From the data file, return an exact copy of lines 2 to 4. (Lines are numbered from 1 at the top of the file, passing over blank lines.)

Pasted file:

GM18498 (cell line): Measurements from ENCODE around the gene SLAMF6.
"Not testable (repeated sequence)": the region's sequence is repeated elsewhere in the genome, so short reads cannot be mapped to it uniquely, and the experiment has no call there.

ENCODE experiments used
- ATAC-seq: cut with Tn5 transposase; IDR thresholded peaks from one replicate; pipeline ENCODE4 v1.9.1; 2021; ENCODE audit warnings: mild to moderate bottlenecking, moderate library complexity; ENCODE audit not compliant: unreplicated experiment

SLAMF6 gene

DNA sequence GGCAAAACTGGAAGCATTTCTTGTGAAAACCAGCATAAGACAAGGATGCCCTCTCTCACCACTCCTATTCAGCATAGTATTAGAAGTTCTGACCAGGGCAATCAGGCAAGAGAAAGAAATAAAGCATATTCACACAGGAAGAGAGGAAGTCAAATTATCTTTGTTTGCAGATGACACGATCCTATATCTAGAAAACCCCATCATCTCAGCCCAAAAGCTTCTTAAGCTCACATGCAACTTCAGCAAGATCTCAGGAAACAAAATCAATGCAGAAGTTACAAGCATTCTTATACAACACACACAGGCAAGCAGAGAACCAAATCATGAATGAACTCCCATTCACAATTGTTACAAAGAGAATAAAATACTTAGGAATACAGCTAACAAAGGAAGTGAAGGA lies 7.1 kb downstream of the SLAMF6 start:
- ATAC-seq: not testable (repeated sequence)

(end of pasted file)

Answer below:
"Not testable (repeated sequence)": the region's sequence is repeated elsewhere in the genome, so short reads cannot be mapped to it uniquely, and the experiment has no call there.

ENCODE experiments used
- ATAC-seq: cut with Tn5 transposase; IDR thresholded peaks from one replicate; pipeline ENCODE4 v1.9.1; 2021; ENCODE audit warnings: mild to moderate bottlenecking, moderate library complexity; ENCODE audit not compliant: unreplicated experiment